Commonly known as the flu, influenza is an infectious disease that spreads around the world in seasonal epidemics. As a major health threat, the flu causes substantial illness and death each year. Respiratory diseases, particularly pneumonia, are the number one killer of children in developing countries and most cases of pneumonia start with a viral infection like influenza. Information about seasonality and prevalence of influenza is crucial for development of effective prevention and control strategies, yet limited data exist on the epidemiology of influenza in tropical countries.
Launched in 2007, SSI’s Influenza Program is defining the burden and seasonality of influenza in Nicaragua, demonstrating that it is indeed a major problem in Nicaragua and that vaccination is needed. As part of the program – supported by the Nicaraguan Ministry of Health and the National Institutes of Health (NIH) and the Centers for Disease Control and Prevention (CDC) – nasal and throat swabs are collected from study participants who have flu-like symptoms. While the study has already revealed patterns of seasonality, multiple years’ worth of data will be needed for accurate information. In addition to influenza testing, analysis for other respiratory diseases has been set up at the Ministry of Health. This capacity proved critical during a dramatic outbreak of what turned out to be Respiratory Syncytial Virus (RSV) in August 2008, which killed many infants and the pandemic flu that affected the globe in 2009.
Current Influenza Studies in Nicaragua
SSI currently manages 3 influenza studies that will help elucidate the burden of influenza and the mechanisms of influenza transmission in Managua, Nicaragua. This research includes two interrelated cohort studies: the Pediatric Influenza Cohort Study and the Influenza Birth Cohort. In addition, we are engaged in a Household Transmission study.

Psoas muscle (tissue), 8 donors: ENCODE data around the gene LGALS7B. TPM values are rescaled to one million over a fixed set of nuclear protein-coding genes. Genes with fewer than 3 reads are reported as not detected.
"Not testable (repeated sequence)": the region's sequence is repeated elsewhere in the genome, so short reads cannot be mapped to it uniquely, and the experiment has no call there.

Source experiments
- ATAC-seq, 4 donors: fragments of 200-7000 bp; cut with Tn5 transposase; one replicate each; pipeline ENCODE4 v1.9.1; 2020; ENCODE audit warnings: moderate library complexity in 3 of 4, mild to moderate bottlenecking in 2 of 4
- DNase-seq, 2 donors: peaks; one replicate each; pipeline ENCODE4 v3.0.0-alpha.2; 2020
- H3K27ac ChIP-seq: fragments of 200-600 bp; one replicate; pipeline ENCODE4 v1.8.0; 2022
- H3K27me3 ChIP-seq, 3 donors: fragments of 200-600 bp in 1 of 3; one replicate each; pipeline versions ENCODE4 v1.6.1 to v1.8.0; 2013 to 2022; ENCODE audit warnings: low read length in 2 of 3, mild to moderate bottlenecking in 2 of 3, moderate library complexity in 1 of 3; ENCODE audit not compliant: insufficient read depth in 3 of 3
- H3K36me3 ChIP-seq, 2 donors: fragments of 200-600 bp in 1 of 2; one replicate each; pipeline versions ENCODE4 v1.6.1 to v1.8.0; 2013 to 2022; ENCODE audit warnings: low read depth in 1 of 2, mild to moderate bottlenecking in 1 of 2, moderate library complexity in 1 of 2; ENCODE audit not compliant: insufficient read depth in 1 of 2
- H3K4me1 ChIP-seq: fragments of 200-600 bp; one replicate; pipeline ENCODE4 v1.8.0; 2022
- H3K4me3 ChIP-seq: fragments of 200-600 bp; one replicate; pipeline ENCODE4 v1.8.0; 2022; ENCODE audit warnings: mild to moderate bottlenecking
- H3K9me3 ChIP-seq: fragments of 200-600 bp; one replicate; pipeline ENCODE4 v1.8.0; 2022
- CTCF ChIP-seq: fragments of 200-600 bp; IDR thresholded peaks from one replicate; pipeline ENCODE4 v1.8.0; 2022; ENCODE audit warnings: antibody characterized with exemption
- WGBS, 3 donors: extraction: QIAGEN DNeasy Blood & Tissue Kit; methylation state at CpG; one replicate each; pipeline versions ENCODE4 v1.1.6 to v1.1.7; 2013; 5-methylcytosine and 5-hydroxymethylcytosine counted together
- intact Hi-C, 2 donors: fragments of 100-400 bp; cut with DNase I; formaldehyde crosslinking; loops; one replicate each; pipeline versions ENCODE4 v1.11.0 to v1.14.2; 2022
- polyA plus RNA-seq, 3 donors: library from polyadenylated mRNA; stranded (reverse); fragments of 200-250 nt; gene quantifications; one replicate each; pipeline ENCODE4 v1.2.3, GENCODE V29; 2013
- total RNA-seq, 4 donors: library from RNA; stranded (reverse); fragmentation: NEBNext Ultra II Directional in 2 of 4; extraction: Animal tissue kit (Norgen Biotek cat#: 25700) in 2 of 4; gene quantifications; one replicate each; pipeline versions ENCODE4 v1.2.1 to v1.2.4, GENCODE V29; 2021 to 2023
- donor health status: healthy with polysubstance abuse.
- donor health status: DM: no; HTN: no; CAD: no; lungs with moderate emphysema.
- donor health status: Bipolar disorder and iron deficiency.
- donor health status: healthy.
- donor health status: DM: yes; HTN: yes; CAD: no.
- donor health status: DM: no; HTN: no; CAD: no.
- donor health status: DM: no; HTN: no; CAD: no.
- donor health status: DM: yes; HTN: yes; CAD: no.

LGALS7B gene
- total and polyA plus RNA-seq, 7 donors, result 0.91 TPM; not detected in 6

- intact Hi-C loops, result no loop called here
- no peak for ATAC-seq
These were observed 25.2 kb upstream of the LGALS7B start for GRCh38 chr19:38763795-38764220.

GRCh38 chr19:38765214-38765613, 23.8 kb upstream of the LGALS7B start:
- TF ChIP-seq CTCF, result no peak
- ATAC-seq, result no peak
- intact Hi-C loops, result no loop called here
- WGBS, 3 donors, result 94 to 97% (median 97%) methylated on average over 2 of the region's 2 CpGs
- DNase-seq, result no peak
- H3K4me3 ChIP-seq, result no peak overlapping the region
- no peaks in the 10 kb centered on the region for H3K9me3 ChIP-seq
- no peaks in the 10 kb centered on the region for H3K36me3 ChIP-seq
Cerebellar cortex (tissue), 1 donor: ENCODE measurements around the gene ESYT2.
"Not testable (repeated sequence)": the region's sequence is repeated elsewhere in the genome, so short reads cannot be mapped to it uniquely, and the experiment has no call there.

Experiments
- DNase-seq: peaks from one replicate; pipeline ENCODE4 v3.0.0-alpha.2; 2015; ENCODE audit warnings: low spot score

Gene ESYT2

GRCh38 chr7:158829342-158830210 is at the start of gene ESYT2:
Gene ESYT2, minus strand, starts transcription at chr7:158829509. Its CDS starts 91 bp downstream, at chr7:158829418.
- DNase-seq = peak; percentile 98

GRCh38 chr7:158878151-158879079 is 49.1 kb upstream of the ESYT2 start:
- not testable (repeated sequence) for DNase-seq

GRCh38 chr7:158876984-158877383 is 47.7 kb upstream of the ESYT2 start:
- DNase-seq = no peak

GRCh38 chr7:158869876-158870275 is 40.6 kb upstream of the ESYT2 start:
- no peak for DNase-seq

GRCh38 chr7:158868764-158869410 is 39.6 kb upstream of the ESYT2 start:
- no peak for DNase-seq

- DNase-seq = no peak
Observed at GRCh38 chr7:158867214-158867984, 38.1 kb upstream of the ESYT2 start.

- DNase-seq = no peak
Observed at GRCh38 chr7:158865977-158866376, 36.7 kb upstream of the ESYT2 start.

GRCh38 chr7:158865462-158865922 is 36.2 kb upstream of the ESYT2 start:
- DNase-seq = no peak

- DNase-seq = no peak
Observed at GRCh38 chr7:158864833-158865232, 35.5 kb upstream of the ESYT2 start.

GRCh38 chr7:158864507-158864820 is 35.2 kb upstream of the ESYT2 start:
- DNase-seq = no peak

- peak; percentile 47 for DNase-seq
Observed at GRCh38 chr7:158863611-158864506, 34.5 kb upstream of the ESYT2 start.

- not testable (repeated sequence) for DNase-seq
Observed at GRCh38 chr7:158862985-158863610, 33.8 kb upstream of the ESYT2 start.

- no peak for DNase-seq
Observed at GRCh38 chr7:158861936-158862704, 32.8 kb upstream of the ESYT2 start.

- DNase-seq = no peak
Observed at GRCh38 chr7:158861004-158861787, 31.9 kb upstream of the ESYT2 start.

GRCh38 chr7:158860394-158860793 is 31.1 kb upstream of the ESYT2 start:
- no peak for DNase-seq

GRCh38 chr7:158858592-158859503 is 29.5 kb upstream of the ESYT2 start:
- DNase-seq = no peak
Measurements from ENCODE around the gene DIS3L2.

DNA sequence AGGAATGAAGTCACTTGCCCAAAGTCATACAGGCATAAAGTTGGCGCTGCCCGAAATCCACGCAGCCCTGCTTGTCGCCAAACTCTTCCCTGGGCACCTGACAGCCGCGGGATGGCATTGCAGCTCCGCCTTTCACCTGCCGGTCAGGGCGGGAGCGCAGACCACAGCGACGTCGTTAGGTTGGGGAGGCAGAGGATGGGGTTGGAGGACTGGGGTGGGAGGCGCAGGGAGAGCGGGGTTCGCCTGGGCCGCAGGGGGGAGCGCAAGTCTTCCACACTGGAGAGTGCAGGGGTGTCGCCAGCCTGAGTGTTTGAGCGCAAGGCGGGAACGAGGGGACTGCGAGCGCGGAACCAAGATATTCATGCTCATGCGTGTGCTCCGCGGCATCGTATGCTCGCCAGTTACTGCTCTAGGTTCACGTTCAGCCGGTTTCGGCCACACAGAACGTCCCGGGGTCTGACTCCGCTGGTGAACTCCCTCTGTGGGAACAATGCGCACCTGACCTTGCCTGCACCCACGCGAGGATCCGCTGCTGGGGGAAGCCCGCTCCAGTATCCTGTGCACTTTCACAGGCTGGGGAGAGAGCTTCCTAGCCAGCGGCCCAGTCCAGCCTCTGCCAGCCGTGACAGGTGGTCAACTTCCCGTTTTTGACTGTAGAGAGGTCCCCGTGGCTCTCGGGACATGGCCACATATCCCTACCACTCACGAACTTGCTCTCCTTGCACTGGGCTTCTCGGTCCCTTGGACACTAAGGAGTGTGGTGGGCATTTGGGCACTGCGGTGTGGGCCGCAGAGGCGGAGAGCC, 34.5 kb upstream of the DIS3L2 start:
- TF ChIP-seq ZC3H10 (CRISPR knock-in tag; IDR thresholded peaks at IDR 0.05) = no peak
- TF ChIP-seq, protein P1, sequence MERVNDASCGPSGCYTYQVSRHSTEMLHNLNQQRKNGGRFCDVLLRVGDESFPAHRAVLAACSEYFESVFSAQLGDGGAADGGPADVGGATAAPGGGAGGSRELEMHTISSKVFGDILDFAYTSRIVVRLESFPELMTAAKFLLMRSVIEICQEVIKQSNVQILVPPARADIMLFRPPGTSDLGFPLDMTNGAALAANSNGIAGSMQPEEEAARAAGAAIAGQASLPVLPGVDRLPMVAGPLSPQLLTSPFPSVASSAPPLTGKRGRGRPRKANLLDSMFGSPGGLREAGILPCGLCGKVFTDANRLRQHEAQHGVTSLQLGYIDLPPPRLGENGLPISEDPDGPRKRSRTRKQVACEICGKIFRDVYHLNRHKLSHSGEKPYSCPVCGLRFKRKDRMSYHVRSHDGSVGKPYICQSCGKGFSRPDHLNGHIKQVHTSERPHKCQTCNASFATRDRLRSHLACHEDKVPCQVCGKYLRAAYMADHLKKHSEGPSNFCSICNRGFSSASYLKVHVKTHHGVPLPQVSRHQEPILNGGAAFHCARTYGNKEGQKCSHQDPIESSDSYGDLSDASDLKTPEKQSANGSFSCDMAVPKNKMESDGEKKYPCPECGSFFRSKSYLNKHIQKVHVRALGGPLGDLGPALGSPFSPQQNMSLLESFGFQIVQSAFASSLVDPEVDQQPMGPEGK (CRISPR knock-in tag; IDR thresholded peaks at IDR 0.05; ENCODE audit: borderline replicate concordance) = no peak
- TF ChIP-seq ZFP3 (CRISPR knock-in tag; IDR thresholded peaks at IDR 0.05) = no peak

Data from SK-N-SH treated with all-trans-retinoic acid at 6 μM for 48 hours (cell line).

- The Pediatric Cohort study provides primary care to approximately 1,600 children ages 0-14 years at the study health center, the Health Center Socrates Flores Vivas of the Nicaraguan Ministry of Health. Children who present to the health center with symptoms of influenza are tested using molecular methods (real-time PCR) for influenza infection and followed though their illness. This setup is called “passive surveillance” as the participants have to attend the health center to be taken care off.
- The Influenza Birth Cohort study is an “active surveillance” study were participants are enrolled at birth and visited at least once a week by our team to collect symptom surveys and identify potential respiratory illnesses. A changeling setup from a logistical point of view but very rewarding as it bring us even closer to the community we work in. Both studies provide invaluable information about the epidemiology of influenza and other respiratory illnesses in Nicaragua, as well as insights into clinical presentation and immune responses of children infected with the influenza virus.
- The third study in our portfolio of community-based influenza studies is the Influenza Household Transmission study. In this study, we identify index cases of influenza and enroll household members over a period of 30 to 45 days. This study aims to characterize the factors that impact influenza transmission in households in a tropical setting such as Managua. In this study, cases are identified and household members are invited to participate. Households are visited every other day for an initial period of 10-12 days; and one more time after 4 weeks. Samples and clinical information are collected at each visit. Studying influenza at this level is key as up to 70% of transmission of influenza may occur in the household and it is a site where we can intervene to slow the spread of the disease.